Alabama-Georgia title game seats will not come cheap

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Monday's College Football Playoff National Championship Presented By AT&T between Alabama and Georgia has turned into one of the hottest tickets in college football history.

The average ticket sold on the most frequented resale sites is up over $2,300 ($2,319 on StubHub, $2,413 on Vivid Seats).

StubHub's average sold ticket for this year's game is 41 percent higher than the highest average of the previous six title games.

That previous high was for the 2013 game between Alabama and Notre Dame, which had an average sale of $1,640.

A large reason for the price is that the title game is in Atlanta, with the Georgia Bulldogs hoping to win their first title since 1980.

After Georgia beat Oklahoma in the Rose Bowl on Jan. 1, StubHub's site crashed due to the interest in the game.

Thirty minutes later, when prices appeared on the site, the cheapest seat was $2,480.

In the week since, the get-in price dropped by about $1,000, but it's still a comparatively pricey ticket, with prices on the Georgia side currently selling for a 10 percent premium over the Alabama side of the stadium.

The 200-mile drive from Tuscaloosa also means Crimson Tide fans can drive day-of-game and spend more on tickets with days of hotel rooms and airfare spared.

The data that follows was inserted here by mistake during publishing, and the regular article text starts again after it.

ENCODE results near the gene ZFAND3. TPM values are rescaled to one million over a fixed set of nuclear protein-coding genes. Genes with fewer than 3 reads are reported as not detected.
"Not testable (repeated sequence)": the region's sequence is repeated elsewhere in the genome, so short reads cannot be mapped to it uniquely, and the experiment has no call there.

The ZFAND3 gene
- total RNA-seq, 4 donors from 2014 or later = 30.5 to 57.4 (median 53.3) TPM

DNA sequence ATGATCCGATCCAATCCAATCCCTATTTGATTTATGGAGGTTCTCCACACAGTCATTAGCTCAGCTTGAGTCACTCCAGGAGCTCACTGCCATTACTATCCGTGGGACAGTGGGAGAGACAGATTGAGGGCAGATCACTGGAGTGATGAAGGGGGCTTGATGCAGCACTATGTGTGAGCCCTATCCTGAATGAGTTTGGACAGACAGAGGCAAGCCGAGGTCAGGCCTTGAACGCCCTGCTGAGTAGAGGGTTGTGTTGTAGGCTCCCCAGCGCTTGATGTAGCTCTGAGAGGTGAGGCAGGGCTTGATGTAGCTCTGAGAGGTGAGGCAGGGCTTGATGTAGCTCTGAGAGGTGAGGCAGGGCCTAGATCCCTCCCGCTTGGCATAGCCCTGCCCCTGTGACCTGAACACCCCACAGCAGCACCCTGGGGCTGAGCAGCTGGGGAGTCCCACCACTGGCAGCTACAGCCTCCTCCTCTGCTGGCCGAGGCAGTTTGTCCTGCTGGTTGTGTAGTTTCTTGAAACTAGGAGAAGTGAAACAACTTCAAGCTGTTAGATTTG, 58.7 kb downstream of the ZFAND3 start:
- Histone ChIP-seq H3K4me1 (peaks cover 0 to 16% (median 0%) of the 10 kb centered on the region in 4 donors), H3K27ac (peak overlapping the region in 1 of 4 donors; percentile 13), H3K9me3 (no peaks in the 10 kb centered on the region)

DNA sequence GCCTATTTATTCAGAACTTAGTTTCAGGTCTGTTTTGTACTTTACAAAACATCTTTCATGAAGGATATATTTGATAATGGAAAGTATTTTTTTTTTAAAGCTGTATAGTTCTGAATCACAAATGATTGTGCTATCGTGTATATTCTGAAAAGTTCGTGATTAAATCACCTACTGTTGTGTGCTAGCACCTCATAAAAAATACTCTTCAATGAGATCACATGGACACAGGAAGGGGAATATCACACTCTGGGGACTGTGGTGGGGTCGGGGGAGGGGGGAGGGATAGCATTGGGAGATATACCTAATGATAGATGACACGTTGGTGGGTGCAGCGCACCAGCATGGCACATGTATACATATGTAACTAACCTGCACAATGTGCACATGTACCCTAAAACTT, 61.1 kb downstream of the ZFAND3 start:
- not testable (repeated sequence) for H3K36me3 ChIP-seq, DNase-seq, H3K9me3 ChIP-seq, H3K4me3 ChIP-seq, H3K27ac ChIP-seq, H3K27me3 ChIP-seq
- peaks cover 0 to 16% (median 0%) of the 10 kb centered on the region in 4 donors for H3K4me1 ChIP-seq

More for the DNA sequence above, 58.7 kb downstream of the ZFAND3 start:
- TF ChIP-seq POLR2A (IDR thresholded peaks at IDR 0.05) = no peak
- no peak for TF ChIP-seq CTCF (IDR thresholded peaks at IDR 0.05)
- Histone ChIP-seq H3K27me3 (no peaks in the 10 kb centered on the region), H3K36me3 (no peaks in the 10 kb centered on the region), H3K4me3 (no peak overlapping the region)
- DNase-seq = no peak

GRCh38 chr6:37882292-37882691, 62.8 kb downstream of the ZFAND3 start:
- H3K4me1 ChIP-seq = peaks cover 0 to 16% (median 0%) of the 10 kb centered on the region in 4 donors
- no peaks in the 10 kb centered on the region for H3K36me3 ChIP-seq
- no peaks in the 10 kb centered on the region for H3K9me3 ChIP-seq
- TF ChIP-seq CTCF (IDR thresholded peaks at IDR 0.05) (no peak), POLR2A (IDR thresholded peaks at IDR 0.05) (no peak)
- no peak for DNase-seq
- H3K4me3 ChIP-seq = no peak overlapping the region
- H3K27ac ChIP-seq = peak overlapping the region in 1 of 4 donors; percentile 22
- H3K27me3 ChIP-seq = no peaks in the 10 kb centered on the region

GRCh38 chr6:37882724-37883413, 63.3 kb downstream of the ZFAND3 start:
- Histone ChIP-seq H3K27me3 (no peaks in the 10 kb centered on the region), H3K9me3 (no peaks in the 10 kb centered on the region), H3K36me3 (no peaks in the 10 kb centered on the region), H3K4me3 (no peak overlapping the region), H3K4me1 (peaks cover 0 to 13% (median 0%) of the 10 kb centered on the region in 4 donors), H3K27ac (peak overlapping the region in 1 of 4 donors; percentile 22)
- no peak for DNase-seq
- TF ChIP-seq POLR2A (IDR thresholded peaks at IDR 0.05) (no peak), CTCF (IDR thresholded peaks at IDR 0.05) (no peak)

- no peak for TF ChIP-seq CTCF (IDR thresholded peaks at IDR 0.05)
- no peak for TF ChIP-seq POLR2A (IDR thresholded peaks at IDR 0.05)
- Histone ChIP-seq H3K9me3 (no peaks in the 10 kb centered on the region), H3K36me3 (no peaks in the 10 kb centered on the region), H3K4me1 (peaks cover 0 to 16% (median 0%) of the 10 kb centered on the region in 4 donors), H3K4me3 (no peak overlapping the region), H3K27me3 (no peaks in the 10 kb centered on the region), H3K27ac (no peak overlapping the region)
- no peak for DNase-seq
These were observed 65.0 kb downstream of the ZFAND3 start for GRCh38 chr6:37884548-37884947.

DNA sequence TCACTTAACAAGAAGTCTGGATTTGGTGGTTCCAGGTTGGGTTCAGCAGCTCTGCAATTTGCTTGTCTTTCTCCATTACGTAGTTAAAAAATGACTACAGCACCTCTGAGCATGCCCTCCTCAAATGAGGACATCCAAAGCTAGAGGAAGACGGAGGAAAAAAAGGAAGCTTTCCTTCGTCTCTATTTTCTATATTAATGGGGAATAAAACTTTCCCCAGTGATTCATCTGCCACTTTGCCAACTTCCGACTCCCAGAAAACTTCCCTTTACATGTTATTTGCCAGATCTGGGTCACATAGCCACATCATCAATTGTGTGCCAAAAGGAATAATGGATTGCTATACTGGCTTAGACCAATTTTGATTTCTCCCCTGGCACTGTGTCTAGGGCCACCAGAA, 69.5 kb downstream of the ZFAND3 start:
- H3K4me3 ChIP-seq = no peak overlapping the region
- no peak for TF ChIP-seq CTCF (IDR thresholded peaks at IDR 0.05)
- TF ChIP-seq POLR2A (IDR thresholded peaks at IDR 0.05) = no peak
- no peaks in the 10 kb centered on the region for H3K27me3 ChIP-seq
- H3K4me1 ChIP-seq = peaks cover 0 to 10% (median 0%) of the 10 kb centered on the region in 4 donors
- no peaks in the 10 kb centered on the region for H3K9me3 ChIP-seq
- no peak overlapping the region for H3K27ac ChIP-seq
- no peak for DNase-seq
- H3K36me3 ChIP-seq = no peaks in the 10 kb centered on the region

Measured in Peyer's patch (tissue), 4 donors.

The highest price paid for tickets to the game on StubHub was a suite for $94,000, which includes parking passes and food and beverages.

The biggest sale on Vivid Seats was tickets for $7,800 each in the lower level near the 50-yard-line on the Georgia side.

The most expensive game in college football history was the 2011 BCS title game between Oregon and Auburn.

The average is not known, but the cheapest tickets -- four days before the game -- were hovering around $4,000 each.

Short-sellers had sold tickets to the game, but they found that they couldn't backfill their orders, meaning they had the choice to buy at a loss or decide to leave customers without the tickets they paid for.

StubHub shut down its site for the game days before, forcing it to make good for hundreds of people who bought tickets but whom the site found out wouldn't be receiving them.

StubHub's purchase price for those seats was never disclosed.